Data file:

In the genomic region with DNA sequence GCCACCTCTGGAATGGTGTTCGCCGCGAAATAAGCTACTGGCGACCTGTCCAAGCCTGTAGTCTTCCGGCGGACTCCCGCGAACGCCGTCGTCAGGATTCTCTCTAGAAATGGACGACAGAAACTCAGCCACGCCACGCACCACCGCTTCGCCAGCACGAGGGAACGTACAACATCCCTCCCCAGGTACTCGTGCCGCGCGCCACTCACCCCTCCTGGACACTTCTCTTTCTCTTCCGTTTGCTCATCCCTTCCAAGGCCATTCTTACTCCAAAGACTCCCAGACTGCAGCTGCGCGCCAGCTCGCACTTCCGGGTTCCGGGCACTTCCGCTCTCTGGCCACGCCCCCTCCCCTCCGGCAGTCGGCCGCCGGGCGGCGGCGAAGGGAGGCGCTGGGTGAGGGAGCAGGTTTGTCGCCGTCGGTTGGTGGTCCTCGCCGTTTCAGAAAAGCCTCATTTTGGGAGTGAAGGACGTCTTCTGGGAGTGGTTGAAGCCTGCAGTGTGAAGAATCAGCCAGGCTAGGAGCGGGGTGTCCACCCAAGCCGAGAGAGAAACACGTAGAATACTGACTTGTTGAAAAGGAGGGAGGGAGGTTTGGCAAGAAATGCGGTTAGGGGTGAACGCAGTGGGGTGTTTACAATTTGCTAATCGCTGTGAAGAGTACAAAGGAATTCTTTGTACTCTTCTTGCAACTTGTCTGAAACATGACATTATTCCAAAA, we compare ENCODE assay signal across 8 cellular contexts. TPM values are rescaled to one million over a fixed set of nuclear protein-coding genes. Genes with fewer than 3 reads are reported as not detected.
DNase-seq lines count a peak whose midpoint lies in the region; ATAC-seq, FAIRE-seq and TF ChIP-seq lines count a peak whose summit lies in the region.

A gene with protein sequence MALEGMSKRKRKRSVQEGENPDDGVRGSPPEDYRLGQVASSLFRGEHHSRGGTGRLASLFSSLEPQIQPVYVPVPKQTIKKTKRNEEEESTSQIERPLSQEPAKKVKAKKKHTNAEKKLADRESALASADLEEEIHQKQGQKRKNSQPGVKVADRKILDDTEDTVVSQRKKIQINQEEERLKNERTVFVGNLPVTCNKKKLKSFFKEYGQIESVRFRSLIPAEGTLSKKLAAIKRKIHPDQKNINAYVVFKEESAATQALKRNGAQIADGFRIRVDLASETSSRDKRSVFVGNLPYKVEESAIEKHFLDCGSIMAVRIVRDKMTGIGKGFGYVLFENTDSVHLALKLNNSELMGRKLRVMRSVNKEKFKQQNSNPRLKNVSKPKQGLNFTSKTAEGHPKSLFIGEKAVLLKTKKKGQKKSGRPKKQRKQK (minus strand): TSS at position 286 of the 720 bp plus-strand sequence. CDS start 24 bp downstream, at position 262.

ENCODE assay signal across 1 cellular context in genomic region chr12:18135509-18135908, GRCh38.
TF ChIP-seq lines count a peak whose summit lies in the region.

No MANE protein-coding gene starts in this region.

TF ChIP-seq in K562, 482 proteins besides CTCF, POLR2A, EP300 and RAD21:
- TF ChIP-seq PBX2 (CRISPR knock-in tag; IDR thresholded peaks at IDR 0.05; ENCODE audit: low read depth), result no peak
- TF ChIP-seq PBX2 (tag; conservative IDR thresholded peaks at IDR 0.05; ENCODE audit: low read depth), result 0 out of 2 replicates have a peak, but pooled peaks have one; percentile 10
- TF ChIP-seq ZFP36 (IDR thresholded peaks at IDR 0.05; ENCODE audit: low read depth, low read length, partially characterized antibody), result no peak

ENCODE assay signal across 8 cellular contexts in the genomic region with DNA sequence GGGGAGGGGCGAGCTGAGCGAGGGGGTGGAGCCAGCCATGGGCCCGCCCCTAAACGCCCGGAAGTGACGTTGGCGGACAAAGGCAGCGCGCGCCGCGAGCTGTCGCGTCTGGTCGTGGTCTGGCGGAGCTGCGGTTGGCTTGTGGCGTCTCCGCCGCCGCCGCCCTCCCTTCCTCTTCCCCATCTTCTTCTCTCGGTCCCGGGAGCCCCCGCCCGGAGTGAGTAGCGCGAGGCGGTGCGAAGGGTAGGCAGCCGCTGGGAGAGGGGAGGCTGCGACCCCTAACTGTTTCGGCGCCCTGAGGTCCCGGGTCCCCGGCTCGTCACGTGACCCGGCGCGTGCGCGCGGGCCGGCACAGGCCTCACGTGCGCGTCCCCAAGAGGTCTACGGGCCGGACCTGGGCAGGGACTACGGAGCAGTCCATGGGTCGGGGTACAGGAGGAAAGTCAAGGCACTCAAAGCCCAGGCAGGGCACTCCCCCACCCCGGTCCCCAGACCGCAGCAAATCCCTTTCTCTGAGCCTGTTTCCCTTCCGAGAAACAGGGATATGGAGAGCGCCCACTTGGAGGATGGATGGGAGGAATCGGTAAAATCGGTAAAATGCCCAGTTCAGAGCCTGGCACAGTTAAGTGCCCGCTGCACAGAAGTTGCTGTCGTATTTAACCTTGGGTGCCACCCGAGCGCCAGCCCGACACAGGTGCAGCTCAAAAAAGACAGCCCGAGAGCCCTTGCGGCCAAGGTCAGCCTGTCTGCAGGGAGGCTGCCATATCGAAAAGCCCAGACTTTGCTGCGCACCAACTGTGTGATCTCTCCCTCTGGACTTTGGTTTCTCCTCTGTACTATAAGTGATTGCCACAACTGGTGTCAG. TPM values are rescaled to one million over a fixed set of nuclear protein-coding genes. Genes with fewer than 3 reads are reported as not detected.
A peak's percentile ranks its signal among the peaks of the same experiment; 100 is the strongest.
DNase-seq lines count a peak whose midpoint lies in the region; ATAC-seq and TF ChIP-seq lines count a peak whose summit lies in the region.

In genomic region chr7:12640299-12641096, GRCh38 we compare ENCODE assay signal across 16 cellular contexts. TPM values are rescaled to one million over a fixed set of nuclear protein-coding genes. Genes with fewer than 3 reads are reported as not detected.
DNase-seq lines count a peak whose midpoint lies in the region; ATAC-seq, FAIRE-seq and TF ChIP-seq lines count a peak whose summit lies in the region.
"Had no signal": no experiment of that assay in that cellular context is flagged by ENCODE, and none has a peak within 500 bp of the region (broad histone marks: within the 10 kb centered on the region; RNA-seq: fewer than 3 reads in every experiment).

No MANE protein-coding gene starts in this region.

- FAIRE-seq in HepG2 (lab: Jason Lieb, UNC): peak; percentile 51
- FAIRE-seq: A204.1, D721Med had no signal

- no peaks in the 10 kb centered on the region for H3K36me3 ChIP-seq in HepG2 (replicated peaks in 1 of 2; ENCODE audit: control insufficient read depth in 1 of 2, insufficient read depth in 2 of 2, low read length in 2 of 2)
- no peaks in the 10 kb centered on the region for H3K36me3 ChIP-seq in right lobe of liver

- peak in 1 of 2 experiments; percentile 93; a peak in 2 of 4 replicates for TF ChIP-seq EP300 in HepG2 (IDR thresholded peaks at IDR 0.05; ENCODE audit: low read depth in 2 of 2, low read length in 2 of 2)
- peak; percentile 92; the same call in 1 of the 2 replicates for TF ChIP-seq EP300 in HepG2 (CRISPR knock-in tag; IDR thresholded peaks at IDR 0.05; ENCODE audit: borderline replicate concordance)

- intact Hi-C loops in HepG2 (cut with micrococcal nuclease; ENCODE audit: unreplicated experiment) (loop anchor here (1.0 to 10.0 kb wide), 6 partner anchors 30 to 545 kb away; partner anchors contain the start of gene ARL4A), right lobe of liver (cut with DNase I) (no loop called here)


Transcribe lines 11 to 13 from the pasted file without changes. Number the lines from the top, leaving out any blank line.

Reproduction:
ENCODE assay signal across 8 cellular contexts in the genomic region with DNA sequence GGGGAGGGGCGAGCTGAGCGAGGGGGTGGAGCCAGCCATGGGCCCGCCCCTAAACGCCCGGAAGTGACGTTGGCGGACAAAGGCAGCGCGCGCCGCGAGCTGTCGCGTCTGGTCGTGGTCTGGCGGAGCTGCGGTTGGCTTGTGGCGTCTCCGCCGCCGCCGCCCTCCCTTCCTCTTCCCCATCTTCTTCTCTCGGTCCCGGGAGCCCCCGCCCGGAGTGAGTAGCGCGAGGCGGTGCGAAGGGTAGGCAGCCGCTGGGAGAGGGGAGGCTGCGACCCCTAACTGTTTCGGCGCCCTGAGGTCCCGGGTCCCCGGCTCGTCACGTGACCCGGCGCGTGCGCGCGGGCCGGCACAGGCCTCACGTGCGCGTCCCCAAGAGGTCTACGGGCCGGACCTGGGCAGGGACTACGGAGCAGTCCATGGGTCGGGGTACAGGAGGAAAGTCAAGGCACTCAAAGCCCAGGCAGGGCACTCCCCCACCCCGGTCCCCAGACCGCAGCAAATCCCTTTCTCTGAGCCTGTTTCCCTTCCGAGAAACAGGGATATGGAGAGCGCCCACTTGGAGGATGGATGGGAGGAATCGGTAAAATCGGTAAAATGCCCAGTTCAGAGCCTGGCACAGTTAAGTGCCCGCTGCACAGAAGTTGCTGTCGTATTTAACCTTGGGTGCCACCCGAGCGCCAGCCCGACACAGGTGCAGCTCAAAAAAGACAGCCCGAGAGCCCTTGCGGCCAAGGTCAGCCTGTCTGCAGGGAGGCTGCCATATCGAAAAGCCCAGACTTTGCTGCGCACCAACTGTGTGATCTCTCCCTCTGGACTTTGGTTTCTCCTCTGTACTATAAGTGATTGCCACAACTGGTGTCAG. TPM values are rescaled to one million over a fixed set of nuclear protein-coding genes. Genes with fewer than 3 reads are reported as not detected.
A peak's percentile ranks its signal among the peaks of the same experiment; 100 is the strongest.
DNase-seq lines count a peak whose midpoint lies in the region; ATAC-seq and TF ChIP-seq lines count a peak whose summit lies in the region.